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Omicron Deaths in U.S. Exceed Delta’s Peak

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JANUARY 26, 2022

Omicron Deaths in U.S. Exceed Delta’s Peak. – Rob Engelaar/Shutterstock

More signs emerged that the Omicron wave is taking a less serious human toll in Europe than earlier phases of the pandemic as U.S. data showed daily average deaths from the disease exceeding the peak reached during the surge driven by the previously dominant Delta variant.

In the U.S., the seven-day average for newly reported Covid-19 deaths reached 2,258 a day on Tuesday, up about 1,000 from daily death counts two months ago, data from Johns Hopkins University show. That is the highest since February 2021 as the country was emerging from the worst of last winter’s wave.

While there is a large body of evidence suggesting that Omicron is less likely to kill the people it infects, it spreads much more quickly and therefore infects many more people than earlier variants, epidemiologists say. Case counts in the U.S. have dwarfed previous records.

In a positive sign, Covid-19 related hospitalizations are heading lower shortly after reaching the highest-recorded levels. Federal data also indicate Covid-19 deaths in hospitals have started to decline from a recent Omicron peak. The federal Centers for Disease Control and Prevention says roughly seven of every 10 Covid-19 deaths occur in hospitals or other inpatient settings.

Some parts of the country, including major coastal states like New York and California, are also recovering. A Wall Street Journal analysis shows 20 states representing 55% of the population have case averages down at least 20% from recent peaks.

At the same time, as Omicron fades in populous, coastal areas, it hasn’t yet peaked in less-vaccinated regions that could see a higher death rate, epidemiologists said, meaning deaths may climb yet further as they continue tracking the recent rise in cases.

In Western Europe, where vaccination rates are generally higher than the U.S., a record surge in cases hasn’t generated the proportionate increase in hospitalizations and deaths that were seen earlier in the pandemic.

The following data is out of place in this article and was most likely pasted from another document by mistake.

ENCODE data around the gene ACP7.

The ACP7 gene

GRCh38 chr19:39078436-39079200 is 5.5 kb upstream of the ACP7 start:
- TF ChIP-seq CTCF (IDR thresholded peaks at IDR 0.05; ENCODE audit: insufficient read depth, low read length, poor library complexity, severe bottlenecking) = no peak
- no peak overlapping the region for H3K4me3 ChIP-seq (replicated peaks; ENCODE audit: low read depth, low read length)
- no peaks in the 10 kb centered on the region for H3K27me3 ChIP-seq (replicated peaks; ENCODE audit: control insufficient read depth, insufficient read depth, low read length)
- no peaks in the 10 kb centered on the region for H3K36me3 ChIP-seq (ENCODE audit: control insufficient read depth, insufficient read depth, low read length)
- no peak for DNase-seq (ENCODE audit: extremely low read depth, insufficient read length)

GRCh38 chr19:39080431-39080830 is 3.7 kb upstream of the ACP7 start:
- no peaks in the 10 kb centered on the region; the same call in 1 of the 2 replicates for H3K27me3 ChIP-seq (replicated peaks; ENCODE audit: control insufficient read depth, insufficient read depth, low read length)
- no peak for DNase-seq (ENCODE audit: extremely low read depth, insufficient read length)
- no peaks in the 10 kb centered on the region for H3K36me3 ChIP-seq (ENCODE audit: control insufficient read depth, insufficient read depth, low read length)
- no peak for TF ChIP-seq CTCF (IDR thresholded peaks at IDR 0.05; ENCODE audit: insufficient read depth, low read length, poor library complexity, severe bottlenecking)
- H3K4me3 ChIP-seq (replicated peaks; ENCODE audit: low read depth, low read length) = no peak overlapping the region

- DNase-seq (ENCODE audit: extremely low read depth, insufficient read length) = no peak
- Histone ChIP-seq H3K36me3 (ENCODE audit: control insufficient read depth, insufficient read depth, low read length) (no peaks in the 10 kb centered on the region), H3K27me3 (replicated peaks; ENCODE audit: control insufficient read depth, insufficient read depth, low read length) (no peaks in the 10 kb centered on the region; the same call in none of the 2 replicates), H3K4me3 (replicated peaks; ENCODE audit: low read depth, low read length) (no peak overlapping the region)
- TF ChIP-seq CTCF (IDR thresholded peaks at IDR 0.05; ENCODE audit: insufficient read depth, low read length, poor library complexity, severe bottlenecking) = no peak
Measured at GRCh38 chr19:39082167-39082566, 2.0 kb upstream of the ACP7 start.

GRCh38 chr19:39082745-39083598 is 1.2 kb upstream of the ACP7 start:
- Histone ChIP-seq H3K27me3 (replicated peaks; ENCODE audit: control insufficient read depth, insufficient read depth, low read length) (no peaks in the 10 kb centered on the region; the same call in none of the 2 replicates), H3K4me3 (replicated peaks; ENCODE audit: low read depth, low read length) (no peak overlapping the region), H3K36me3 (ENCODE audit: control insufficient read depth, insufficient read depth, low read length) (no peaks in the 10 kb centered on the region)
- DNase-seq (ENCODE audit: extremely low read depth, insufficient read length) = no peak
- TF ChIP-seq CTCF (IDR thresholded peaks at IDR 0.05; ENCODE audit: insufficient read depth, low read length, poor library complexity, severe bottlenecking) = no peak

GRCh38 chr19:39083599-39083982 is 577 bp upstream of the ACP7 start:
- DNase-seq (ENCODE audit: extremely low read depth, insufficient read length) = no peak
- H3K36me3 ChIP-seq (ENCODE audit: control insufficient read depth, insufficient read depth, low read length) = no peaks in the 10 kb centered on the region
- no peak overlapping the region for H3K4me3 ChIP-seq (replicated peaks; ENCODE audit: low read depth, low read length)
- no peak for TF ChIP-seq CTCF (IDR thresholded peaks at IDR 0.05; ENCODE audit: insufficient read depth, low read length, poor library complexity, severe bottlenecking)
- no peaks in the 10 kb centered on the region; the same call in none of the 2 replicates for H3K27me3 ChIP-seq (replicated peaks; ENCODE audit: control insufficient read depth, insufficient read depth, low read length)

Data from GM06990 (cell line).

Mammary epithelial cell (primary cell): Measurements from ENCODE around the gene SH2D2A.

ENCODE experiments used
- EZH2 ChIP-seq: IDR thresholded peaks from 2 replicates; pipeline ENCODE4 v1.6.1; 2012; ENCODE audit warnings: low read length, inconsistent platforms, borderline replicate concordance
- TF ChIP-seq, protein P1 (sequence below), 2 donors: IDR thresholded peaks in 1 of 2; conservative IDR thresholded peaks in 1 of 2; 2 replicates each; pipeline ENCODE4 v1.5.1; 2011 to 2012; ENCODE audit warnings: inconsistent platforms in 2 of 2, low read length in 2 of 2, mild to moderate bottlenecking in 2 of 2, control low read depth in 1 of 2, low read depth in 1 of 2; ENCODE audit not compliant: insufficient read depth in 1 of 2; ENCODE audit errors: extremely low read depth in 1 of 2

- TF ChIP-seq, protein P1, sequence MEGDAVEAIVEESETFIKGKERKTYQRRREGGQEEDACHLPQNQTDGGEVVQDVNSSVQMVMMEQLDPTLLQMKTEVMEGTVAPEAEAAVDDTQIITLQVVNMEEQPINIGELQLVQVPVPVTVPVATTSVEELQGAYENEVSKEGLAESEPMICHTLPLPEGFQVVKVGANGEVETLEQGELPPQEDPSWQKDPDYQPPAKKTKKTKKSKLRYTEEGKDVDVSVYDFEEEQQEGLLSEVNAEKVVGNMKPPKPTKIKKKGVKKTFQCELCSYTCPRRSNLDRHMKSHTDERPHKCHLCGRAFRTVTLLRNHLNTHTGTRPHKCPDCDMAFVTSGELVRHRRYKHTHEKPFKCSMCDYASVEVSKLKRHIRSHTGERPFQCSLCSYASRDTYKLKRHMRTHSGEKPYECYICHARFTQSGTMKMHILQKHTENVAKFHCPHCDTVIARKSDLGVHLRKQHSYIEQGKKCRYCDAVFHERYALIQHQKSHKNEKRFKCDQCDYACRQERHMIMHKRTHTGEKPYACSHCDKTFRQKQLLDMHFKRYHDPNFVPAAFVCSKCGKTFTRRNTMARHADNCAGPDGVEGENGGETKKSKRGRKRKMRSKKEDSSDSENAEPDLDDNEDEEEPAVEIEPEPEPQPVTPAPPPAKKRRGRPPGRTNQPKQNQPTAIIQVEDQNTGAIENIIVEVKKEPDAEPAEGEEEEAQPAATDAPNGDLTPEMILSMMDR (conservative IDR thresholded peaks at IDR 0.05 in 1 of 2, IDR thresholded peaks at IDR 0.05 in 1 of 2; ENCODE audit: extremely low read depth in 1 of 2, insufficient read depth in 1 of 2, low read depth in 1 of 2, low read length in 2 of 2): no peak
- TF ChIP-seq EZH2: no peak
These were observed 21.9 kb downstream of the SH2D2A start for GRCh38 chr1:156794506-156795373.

Even as Covid-19 cases hit record highs, the Netherlands eased restrictions imposed last month in the face of Omicron—as Covid-19 hospitalizations and deaths remained subdued. Bars, restaurants, cinemas and theaters can reopen from Wednesday, with some continuing restrictions including that they close by 11 p.m.

The government, which has been the target of protests over its lockdown decisions, said the decision wasn’t without risk. It is following others in Europe such as the U.K., Ireland and France that have lifted or eased Covid restrictions.

Germany recorded a record 164,000 new cases in 24 hours on Wednesday, an increase of 46% compared with last week and bringing the seven-day daily average to more than 120,000 cases. Coronavirus-related mortality is however declining: on Wednesday, 166 deaths were reported in connection with Covid-19, a drop of 31% compared with last week and the lowest since November.

Record numbers of cases are being recorded elsewhere. Portugal is recording about 50,000 new cases a day on average, four times more than a year ago. But deaths have remained relatively low, a sign that mass vaccinations are working. Portugal is recording around 40 deaths a day, compared with the pandemic high of 290 a year ago, according to Our World In Data. Portugal has one of the world’s highest vaccination rates, with over 90% of the population fully immunized.

Confirmed new Covid-19 infections in Italy, Spain and Greece are declining from the pandemic records hit earlier this month. The pressure on healthcare systems is also easing, with hospital admissions beginning to decrease in all three countries, a sign that the worst of the current wave of infections may be over.

Deaths, a lagging indicator, are still high, with 468 deaths recorded on Tuesday in Italy alone, the highest since April 2021.


Courtesy/Source: WSJ

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